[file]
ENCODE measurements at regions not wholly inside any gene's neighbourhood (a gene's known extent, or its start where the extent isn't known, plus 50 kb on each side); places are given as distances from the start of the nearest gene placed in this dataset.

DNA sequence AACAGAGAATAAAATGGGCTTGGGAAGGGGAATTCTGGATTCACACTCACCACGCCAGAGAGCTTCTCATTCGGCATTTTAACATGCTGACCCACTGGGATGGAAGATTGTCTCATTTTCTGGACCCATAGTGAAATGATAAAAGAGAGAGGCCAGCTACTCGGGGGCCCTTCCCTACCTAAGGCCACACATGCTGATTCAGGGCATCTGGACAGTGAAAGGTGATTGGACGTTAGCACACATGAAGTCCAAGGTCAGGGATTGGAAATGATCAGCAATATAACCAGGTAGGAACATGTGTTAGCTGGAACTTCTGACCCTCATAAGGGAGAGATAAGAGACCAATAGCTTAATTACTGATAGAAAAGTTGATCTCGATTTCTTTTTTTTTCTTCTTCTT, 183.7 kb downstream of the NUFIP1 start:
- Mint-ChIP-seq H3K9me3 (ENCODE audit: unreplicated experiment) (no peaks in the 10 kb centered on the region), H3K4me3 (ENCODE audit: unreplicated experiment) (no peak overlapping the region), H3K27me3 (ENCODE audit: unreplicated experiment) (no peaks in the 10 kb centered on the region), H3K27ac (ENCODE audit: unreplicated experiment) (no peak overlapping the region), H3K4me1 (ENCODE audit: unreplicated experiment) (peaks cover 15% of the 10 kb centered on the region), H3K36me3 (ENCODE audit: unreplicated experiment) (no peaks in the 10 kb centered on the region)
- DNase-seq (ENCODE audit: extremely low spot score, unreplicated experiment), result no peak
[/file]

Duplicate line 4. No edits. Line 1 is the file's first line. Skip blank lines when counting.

- DNase-seq (ENCODE audit: extremely low spot score, unreplicated experiment), result no peak